This page is the portal to the Feline Hyperthyroid group on Yahoo:
This page is about questions, not answers. While that may not seem quite right, we've found that each cat is so different that pre-packaged answers about how to deal with a hyper-thyroid cat aren't enough. Coping with a hyperT cat is a rollercoaster ride of major proportions, and most people don't know some of the critical questions to ask. So this page is mostly out there for the search engines to find when you start looking. Below are some of the issues you may encounter, questions you may ask, and reasons why asking this group is a really good idea. If nothing else, you'll find it feels better to be among others who have been through this frustraing experience. You may even learn that some cats are stranger than yours.
E-mail (This goes to the Philosophy and Nonsense site owner. To e-mail the group, you need to click on the link above and join.)
of the cats
Group, Past and Present
Diagnosed hyperthyroid and crf 12/1/09
Using transdermal methimazole
Radioactive Iodine 9/27/10
Radioactive Iodine 12/10
Radioactive Iodine 11/18/10
Second RI Treatment 2/2/11
Radioactive Iodine 2/22/11
Currently using transdermal
Radioactive Iodine 1/10/11
What dose should I start with? (Most vets are still using old or very old dosage guidelines, which increases the chances and severity of side effects. Although many vets are getting used to the internet, information flow to vets is still too slow. Dosing guidelines from just three years ago are out of date when dealing with feline hyperthyroid.)
What are the symptoms of feline hyperthyroid?
Is methimazole safe?
What are the differences between methimazole, felimazole, and Vidalta?
What are the differences between the pills, the liquid, and the transdermal gel?
What treatments are available for feline hyperthyroid?
Does the radioactive iodine treatment work?
How much does it cost?
How do I find a clinic?
Why is it important to check the kidneys and liver when doing blood tests?
How often should I get the blood tests done?
What are the connections between hyperthyroid, high blood pressure, rapid heart beat, and heart murmurs?
Is my cat vomiting because of the medicine or the hyperthyroid? And what do I do?
Does my cat have diarrhea because of the medicine or hyperthyroid? And what do I do?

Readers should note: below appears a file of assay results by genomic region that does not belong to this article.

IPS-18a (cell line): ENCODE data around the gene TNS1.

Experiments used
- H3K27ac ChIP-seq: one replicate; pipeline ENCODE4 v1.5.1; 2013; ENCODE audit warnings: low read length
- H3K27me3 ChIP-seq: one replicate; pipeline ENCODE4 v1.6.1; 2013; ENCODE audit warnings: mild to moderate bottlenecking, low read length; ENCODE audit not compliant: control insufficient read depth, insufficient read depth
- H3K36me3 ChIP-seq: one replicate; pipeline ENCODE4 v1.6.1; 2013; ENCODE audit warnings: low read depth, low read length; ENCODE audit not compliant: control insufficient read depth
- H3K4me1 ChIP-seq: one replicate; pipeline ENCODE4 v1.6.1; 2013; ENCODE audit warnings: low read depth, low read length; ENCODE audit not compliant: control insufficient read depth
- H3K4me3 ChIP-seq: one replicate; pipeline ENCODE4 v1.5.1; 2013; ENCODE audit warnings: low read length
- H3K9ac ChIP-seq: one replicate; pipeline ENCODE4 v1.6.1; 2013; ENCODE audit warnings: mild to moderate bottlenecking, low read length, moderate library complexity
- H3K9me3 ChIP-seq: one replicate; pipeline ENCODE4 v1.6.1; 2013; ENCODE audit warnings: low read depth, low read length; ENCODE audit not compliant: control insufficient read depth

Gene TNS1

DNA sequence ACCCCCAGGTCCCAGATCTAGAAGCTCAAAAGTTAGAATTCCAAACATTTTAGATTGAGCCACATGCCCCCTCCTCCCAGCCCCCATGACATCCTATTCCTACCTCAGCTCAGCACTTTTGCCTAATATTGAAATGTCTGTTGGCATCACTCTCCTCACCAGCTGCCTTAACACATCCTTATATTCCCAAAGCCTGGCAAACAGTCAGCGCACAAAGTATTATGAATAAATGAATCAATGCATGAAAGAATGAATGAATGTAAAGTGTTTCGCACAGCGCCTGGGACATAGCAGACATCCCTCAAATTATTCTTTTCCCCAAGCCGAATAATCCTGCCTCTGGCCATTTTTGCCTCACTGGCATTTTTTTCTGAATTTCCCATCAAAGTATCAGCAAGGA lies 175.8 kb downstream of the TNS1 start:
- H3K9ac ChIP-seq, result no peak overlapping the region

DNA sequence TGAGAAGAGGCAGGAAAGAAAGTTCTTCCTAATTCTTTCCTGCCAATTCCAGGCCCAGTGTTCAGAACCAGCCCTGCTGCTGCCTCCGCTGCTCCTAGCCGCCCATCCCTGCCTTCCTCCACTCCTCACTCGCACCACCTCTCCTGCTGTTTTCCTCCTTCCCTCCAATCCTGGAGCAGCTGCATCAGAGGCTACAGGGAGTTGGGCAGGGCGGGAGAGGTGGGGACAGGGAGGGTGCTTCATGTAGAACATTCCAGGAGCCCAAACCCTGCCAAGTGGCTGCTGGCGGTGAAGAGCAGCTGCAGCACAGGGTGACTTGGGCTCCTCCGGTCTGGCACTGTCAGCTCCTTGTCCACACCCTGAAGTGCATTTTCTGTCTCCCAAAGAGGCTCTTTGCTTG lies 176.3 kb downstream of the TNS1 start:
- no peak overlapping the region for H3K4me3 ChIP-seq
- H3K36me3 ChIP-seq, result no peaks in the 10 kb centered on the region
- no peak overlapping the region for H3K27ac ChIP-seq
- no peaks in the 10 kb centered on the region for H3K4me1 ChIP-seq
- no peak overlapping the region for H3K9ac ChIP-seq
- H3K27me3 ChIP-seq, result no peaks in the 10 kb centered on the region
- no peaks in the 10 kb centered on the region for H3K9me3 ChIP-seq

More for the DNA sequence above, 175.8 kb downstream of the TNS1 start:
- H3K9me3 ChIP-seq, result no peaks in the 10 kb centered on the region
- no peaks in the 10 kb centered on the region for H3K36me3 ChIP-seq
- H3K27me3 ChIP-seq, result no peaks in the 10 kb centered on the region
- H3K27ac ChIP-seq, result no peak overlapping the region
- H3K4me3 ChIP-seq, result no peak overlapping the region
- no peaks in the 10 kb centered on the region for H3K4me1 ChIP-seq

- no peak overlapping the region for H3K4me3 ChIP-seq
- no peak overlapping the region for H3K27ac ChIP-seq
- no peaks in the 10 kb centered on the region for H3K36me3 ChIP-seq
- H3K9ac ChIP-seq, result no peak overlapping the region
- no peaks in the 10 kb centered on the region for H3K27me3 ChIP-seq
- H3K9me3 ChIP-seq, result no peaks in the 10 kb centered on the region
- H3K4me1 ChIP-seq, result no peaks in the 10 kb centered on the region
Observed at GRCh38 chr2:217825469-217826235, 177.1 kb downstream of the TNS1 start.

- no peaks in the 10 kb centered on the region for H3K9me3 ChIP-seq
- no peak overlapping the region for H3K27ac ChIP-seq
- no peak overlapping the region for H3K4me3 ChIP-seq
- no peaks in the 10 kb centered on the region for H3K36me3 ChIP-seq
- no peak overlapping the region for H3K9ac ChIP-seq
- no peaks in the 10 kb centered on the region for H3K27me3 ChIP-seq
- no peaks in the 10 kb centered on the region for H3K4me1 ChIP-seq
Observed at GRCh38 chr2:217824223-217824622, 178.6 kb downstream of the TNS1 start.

Is it okay to adjust the dosage without getting a blood test?
My cat has both chronic renal failure and hyperthyroid. Is there anything I can do?
Can alternative treatments work with hyperthyroid?
Are there supplements that can help along with other treatments?
How do I deal with a vet when I don't want to do exactly what they say?
......but my vet has so much training......
To ask your questions and get a "glad to know you but sorry you need to be here" welcome from those who know what you're going through, click:
Currently on methimazole pills
|About the Group
The Yahoo Feline-HyperT group started in 1999 as a result of an all too common overdose. Since then, hundreds of cat-person pairs have been part of the group, asking questions, reporting symptoms, relaying blood test results and other data from their vets.
The group has become the single largest source of experience and information on the subject anywhere in the world. No one in the group has veterinary training (unless they're hiding), although some are R.Ns.
What we do have are the long-term, daily observations of symptoms, reactions, and general behavior in addition to the test results people get from their vets. This type of information is something vets can't get in an office visit, and even relatively longterm studies don't get.
Not many vets know that facial twitching is not uncommon in hyperT cats but tends to go away after the thyroid is stable.
The recommended dose in Plumb's Veterinary Drug Handbook was lowered, and the next edition may well lower it again exactly to the starting dose this group has recommended for years. We may be amateurs, but we do have some official recognition.
Don't get the idea that we're down on vets. There are great vets out there, and many of us are delighted to have found such. Still, cats are weird critters who have not been well-studied, and feline hyperthyroidism is comparatively new, and it helps everyone when information is well-gathered and well and quickly spread.
Some of what we're doing simply can't be done by vets or even expensive studies, but the internet now makes it possible for those of us who spend more time with the cats to share experiences, observations, and information in wonderful new ways.